Laurie South Background and Priorities

Laurie South has a great deal of experience in local, national and international government, in policy making and as a campaigner and is passionate about Kingston where he has lived for over 25 years.

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Laurie is one of those people who has had very varied career. He started work as a lecturer in an FE college in Coventry before moving to rural Zambia where he became deputy headteacher of a co-educational secondary boarding school. On returning to the UK after 7 years Laurie studied for an MA in educational planning before working for the NUT, co-ordinating the Union’s work on several national bodies. Laurie’s career then took him to Humberside, where he was responsible for planning the re-organisation of schools in Hull, Grimsby and Goole. Next Laurie moved to the Inner London Education Authority becoming Acting Director of ILEA’s prestigious Research and Statistics Department, before being promoted to Head of Planning and Resources for ILEA’s 26 FE colleges and 5 polytechnics.

ILEA was abolished by Mrs Thatcher’s government, and Laurie became chief executive of the regional advisory council for further and higher education in London and the South East, campaigning on behalf of the newly independent FE colleges. Laurie wrote education policy briefings for the shadow Labour cabinet and undertook educational planning consultancies in Dubai and Malaysia.  He moved on to work in senior positions for a Training and Enterprise Council. Amongst his roles was that of overseeing the expansion of pre-school provision in the TEC area by 700 per cent. Subsequent to that he was a senior officer at the Local Government Information Unit, a national organisation providing policy briefings for local councillors and campaigning on local government issues. Laurie’s final role was that of chief executive of PRIME – a sister charity to the Prince’s Trust but for the over 50s. Laurie became a strong national advocate for the over 50s, undertaking TV and radio interviews along with writing numerous articles for newspapers. He persuaded the EU to develop policies and programmes for the unemployed but forgotten over 50s.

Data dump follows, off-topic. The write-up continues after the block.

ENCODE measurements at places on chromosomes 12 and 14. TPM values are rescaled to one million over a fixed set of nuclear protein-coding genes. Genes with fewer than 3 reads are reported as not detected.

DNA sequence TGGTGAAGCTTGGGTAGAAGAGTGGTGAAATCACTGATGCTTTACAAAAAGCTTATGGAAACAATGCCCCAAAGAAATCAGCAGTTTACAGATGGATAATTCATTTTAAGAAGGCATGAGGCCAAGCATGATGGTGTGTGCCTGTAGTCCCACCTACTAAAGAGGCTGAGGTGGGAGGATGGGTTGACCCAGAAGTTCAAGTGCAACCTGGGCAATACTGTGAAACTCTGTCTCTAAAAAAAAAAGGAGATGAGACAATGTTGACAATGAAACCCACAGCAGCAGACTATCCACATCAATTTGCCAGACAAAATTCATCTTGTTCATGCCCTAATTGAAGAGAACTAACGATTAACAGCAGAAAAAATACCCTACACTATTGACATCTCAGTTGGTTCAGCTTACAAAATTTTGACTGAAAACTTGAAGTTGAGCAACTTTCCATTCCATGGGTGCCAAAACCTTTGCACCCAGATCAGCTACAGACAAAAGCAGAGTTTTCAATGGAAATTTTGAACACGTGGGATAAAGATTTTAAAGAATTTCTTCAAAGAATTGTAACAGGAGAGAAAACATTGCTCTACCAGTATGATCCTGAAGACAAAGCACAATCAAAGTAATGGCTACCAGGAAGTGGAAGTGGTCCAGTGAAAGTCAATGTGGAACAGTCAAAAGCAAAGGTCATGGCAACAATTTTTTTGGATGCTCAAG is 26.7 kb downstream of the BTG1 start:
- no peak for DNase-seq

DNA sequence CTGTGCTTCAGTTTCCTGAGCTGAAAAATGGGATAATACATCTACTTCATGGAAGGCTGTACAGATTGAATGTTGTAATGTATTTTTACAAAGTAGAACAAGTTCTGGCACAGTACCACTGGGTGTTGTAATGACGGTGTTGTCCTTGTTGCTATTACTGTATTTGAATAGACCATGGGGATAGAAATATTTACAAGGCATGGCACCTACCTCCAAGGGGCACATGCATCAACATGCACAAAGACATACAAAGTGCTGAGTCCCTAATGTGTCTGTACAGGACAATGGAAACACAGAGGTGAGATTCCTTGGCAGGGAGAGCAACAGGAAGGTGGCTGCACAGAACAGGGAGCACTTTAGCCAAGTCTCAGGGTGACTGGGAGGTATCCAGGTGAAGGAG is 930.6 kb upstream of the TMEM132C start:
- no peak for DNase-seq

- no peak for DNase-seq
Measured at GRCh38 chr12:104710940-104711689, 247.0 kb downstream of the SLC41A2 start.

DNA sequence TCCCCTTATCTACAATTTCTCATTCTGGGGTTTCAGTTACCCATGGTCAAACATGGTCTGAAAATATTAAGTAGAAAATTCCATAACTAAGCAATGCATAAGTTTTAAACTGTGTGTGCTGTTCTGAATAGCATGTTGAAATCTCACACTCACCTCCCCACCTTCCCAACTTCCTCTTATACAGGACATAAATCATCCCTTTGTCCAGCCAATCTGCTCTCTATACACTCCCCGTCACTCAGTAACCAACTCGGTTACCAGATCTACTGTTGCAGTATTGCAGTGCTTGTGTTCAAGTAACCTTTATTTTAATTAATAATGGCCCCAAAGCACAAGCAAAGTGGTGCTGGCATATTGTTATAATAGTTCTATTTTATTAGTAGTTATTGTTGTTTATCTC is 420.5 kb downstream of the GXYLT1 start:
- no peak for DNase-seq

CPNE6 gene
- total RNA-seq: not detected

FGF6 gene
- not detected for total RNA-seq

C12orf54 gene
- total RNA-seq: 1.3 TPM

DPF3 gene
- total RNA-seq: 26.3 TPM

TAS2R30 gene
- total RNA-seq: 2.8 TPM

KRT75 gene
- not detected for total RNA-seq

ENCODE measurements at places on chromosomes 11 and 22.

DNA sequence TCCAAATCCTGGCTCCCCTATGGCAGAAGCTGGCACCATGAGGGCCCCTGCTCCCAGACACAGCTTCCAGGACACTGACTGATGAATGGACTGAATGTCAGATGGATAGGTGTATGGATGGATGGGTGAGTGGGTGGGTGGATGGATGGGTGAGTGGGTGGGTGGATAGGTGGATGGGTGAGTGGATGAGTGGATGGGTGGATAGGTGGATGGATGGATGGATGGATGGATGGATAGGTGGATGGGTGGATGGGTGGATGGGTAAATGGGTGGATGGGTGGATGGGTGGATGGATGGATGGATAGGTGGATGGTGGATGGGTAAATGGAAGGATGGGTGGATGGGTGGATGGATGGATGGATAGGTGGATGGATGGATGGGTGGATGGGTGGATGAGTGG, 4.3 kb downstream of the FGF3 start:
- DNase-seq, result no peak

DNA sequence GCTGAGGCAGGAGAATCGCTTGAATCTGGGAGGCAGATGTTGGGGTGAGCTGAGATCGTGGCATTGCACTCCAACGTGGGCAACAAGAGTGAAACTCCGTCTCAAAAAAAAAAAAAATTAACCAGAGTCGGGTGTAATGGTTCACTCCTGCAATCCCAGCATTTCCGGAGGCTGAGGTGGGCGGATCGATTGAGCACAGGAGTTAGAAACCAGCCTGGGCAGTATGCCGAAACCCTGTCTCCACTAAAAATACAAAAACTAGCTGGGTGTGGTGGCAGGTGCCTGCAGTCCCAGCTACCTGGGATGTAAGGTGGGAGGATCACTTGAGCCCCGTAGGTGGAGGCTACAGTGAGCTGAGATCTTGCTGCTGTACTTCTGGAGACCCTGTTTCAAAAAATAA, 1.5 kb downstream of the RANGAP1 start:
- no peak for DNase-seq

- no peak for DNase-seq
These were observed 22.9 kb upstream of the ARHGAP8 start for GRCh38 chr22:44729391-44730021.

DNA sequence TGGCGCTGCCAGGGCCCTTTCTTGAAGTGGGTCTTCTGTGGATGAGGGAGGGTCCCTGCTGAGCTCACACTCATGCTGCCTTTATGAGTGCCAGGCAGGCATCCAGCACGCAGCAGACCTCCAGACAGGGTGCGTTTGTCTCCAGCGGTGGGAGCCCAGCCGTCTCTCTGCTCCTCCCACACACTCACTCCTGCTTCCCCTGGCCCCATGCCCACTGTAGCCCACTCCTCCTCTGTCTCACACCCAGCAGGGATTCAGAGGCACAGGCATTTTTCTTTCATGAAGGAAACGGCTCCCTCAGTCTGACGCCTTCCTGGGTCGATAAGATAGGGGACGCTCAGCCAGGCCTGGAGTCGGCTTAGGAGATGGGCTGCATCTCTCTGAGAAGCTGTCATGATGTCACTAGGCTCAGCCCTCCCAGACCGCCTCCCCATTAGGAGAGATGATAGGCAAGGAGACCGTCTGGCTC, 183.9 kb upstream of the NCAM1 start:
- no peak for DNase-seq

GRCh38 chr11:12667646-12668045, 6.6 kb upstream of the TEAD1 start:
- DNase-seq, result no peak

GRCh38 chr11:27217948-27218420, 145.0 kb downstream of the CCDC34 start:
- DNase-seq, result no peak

Laurie worked on the book “Children of the Future” a manifesto for education with Frances Morrell, the leader of ILEA, co-ordinated the Outstanding Adult Learners Awards in London, ran a loan fund for “olderpreneur”, and wrote extensively on business start-ups including a manual for creating a social enterprise.

Outside paid work Laurie has been in the Labour Party for over 30 years, and has been chair of Kingston & Surbiton Labour Party for a number of those. He has been involved in the community through a community development project in Tottenham, a charity helping those with mental health illnesses to find employment in Kingston, various amateur dramatic societies, and as a Morris dancer.

So, Laurie has a great deal of experience in local, national and international government, in policy making and as a campaigner. He is a man as at home in meeting with the community as in high-level meetings.

But he is also passionate about Kingston where he has lived for over 25 years. He believes Kingston has the wonderful advantages of having a population comprising a balance of different ages, but also of having a wonderfully diverse population. The ingredients are there, Laurie believes, for a dynamic town. But to reach its full potential Kingston needs:

(i)            A national government, working closely with all partners, committed to growth and investment in the economy, not austerity and economic contraction: Kingston will find its full potential when the government invests in the infra-structure: Crossrail 2, buses, roads, high-speed broad-band, research and industrial plant and machinery, renewable energy: and offers the support for all businesses that enables them to flourish.

(ii)          An emphasis on education from the cradle to the grave: from an expansion of pre-schools, sufficient properly resourced schools, training through funding FE provision and apprenticeships, more integration of the University with the town, and the expansion of adult and continuing learning.

(iii)         Housing that all can afford: from more council and social homes, security for private renters, and special provision for those who have disabilities or who fallen on hard times.

(iv)         Health and social care: Kingston hospital and surrounding hospitals must be properly resourced so everyone has confidence they can be helped in an appropriate time-scale whatever their illness, but adult social care must be integrated with NHS provision.

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